President Obama’s Plan For ‘Securing Cyberspace’ Has A Lot Of Problems

On Monday, President Obama gave a speech kicking off his big push on cybersecurity, with many of the details being released on Tuesday, and they don’t look very good. There are a lot of different pieces, but we’ll just highlight the two that concern us the most.

First up: information sharing/”cybersecurity.” The key issue here: is it the return of CISPA? CISPA, of course, is the cybersecurity “information sharing” bill that is introduced each year, but which is really about giving the NSA a tool to pressure companies into sharing their information (by granting immunity from liability to those companies). In 2012, President Obama rejected the CISPA approach as not having enough protections for privacy and civil liberties. And, indeed, contrary to what some have said, the official proposal is not “endorsing CISPA.” The approach is definitely more limited and the most major concern is addressed. Rather than giving the information to the NSA (or the FBI), Homeland Security gets it. DHS isn’t wonderful, but it’s better than the other two alternatives. Companies can still give the info to the NSA or FBI (or others), but won’t get full immunity from lawsuits if they do.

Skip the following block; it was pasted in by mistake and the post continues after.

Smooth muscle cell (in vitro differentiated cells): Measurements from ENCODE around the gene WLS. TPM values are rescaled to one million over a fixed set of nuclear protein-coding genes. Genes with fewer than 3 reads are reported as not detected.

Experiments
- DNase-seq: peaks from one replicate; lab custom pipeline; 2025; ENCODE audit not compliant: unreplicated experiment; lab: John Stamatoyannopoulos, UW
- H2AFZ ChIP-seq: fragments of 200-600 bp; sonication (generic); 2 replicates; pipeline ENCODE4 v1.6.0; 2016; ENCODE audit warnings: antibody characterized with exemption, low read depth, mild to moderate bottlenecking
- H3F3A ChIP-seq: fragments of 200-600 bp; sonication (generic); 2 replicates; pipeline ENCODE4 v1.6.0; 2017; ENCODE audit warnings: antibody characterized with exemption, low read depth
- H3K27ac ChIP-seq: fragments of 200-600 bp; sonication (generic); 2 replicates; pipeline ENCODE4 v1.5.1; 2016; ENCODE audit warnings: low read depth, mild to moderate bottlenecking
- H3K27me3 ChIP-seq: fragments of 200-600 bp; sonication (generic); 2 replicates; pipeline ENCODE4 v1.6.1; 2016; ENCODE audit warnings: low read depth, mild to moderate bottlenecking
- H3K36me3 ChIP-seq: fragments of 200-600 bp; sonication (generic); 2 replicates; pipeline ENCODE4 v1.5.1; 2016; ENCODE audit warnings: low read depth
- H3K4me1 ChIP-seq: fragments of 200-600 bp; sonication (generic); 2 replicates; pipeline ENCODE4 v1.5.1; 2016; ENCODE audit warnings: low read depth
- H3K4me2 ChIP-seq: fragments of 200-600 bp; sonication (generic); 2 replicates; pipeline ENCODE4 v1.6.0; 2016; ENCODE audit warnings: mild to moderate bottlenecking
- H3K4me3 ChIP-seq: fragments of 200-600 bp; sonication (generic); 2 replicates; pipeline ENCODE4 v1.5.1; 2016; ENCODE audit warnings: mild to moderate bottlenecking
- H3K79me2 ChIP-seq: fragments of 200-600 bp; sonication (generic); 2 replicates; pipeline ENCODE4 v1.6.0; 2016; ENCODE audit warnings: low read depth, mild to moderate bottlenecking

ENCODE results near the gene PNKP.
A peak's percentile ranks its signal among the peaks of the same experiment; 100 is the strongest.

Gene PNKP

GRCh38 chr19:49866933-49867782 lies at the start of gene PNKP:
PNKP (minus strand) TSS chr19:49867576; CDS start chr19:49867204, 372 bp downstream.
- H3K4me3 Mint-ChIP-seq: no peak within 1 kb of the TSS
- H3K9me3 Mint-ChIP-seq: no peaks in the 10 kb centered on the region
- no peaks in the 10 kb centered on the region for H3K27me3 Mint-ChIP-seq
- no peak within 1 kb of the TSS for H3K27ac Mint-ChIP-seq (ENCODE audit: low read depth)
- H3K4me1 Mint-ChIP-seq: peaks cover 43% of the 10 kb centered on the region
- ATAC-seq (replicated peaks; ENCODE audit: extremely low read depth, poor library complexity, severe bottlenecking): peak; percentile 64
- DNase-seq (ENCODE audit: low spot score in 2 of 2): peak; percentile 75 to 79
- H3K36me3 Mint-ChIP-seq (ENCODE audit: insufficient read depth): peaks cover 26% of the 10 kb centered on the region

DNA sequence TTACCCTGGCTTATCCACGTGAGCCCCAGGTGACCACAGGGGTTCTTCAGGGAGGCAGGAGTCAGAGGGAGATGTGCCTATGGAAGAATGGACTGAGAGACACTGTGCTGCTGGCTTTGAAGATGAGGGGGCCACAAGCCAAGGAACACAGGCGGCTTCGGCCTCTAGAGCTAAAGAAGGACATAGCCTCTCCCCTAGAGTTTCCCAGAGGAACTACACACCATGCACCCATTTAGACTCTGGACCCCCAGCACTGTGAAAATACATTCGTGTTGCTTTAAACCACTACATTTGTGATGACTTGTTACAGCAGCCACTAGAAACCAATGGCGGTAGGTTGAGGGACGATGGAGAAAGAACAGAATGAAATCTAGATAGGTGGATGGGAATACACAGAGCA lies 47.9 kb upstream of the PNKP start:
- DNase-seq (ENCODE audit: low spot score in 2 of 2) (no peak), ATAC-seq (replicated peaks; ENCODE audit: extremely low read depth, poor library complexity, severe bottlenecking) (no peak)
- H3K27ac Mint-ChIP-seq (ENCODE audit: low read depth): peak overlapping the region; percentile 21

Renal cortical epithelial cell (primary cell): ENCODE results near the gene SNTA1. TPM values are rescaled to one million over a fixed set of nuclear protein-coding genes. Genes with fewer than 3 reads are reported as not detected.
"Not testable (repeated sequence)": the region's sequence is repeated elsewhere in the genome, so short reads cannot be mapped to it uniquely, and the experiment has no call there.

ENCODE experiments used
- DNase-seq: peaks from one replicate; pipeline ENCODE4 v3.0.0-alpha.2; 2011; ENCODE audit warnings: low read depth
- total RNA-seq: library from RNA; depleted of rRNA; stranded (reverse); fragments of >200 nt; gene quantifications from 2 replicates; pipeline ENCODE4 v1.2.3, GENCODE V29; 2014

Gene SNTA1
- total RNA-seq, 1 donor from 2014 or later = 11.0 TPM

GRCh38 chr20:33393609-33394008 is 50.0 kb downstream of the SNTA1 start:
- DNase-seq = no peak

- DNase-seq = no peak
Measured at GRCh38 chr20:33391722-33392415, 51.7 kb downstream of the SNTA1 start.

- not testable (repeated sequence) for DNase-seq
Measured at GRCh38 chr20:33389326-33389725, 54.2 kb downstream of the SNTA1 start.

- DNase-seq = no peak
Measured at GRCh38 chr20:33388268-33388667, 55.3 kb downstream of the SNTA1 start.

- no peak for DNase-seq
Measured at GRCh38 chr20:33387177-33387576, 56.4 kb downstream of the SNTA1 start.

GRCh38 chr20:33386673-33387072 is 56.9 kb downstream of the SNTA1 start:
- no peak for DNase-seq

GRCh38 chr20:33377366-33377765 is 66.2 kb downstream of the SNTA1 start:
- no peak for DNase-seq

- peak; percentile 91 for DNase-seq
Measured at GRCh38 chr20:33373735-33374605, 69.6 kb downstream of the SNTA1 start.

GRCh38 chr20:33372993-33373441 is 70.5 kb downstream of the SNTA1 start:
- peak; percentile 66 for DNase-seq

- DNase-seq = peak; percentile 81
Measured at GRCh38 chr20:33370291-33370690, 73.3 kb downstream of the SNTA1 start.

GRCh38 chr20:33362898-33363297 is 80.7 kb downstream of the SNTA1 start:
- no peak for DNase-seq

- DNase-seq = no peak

But, where the new proposal falls woefully short is in its lack of privacy protections. It basically handwaves its way through the privacy question, saying there will be guidelines, but the guidelines aren’t written yet, and they’re fairly important here.

Link (Techdirt)

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